Tuesday, October 19, 2010

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Louboutin and the bargain basement sale

Every time I enter a grocery store to do a big shop for the Monster House, I have a disturbing visual of being at a bargain basement shoe sale frantically hunting for that elusive pair of brand new Louboutins. Let me explain.

Walking into a super Wally world, or a standard grocery store, you are immediately smacked in the face with smells of freshly baked french bread or frying chicken or cupcakes. There is a reason the bakery and the deli are down front.

There are three miles of aisles looming in front of you, packed and crammed to bursting with corn syrup, wheat, nuts, eggs, dairy, soy, and artifical colors and flavors all done up in pretty little packages that say "part of a nutritious breakfast" , "buy one get one free" , "low sodium" , "organic", "free range", "multigrain", "Kid tested, mother approved" and "25% less sugar than other national brands".

I feel the urge to don khaki shorts, hiking boots and a hat, and start bush whacking my way through the store with a machete until I find things Logan can eat. Why is it, with such humongous stores that carry thousands and thousands of different brands and options in food, that the most I have found is perhaps an eighth or a tenth of a shelf dedicated to gluten free brands? In the dairy cases, why is it that there is ONE shelf with rice milk, almond milk, and soy milk all squashed together, when there are literally a hundreds of gallons of cow's milk in a variety of options? Chocolate, strawberry and even banana milk, 1%. 2% and 1/2% milk stretching out for miles, followed by whole milk for the next 40 miles, GOATS' milk for a few yards, and then 3 feet of space for rice, almond, and soy milk.  Combined.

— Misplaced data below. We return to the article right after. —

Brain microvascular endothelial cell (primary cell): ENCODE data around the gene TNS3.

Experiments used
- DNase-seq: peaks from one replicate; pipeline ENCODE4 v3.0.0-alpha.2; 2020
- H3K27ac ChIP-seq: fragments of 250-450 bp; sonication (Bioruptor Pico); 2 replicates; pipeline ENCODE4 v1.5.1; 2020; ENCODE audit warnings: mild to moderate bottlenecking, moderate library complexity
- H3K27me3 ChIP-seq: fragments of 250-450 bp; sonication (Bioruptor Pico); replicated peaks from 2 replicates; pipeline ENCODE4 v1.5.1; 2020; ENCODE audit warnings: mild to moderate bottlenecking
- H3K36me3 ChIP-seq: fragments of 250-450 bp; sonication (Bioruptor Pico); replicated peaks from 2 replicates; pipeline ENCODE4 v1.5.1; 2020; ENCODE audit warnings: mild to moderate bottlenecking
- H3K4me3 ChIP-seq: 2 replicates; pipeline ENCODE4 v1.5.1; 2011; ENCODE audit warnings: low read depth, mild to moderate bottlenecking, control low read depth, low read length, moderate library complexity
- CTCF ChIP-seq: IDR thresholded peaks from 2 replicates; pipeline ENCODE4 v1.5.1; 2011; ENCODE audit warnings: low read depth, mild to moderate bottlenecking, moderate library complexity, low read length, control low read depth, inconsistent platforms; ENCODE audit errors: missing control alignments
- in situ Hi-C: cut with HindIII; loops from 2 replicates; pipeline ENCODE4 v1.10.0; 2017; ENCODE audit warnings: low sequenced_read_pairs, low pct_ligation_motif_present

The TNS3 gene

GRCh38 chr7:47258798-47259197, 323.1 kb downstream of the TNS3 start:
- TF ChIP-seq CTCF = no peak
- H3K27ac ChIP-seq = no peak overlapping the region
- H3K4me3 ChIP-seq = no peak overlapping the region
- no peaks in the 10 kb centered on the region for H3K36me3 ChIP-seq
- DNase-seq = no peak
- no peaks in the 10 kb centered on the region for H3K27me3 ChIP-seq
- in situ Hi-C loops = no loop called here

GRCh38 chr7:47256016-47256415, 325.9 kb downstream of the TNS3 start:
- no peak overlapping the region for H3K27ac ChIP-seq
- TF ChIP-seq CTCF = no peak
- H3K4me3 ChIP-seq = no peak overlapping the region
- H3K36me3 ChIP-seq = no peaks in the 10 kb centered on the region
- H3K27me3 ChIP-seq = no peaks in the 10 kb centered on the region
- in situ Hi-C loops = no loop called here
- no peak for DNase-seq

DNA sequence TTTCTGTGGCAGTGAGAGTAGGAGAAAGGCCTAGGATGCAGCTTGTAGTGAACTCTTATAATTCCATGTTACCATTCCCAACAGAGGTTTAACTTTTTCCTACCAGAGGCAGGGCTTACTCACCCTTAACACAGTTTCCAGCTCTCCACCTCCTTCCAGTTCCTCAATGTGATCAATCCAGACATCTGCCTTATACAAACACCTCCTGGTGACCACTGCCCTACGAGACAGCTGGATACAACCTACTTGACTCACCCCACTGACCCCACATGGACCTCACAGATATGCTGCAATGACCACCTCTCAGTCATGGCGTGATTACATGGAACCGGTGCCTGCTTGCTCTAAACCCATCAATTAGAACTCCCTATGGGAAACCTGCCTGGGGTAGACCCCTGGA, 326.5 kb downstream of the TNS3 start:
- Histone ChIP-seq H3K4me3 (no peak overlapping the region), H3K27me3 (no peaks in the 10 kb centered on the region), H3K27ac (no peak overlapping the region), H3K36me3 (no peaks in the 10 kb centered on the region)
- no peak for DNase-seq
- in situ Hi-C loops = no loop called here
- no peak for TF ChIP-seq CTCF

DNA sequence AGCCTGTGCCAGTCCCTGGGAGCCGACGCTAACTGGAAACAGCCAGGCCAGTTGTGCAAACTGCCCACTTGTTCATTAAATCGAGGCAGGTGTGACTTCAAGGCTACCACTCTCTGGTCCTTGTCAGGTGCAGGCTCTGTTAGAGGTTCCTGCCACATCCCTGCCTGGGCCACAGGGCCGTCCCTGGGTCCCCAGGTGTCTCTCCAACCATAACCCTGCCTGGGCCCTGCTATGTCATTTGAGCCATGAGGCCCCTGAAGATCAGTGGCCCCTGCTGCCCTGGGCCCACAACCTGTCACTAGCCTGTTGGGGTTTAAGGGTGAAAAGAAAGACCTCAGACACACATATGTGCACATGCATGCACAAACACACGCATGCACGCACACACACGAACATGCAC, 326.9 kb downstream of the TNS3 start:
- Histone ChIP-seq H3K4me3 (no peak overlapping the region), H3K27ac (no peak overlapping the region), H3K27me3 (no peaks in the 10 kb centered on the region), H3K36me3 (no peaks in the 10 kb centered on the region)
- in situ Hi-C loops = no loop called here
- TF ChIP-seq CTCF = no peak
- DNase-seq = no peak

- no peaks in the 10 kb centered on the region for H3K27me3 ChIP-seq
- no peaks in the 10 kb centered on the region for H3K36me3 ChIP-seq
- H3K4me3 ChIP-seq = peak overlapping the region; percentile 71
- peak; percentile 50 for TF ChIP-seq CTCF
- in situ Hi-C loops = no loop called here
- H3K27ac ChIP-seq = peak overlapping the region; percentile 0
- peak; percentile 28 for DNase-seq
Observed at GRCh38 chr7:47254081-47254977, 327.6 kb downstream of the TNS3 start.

There is ONE brand of hot dogs Logan can have. Soy free Hebrew National (YUM!!). They are usually buried beneath something else, and the location is always different. Chicken that hasn't been corn fed? Good luck.

What?!? You want juice that is corn syrup free? Pitch a tent in the juice aisle and start reading labels. I have irritated more than one cart driving granny while reading labels, I have been shoved aside, cursed at, and at one point, another customer started tapping their toe and looking at their watch. I'm a mother of seven. None of this makes an impression upon me, though I will scoot over while still reading so they can get their item.

It has gotten to the point that I have memorized the location of a few certain brands and I hit those aisles first. This is why it has become so vital that I learn to make so many things at home... so Logan will always have something safe to eat, even when the grocery store does not have much to offer.

I am still looking for a decent gfcfsfcf bread mix, which seems to be lurking in the not too distant future, through the generosity of friends, family, and corporations that care about their consumers.

I have to wonder... how is it that standards for good, nutritious foods have reached this low point? To my way of thinking, really, anyone would be better off with whole foods that have no corn/soy fillers, no added corn syrup in our juices, jelly and canned/bottled fruits, no hormones in our meats or dairy products.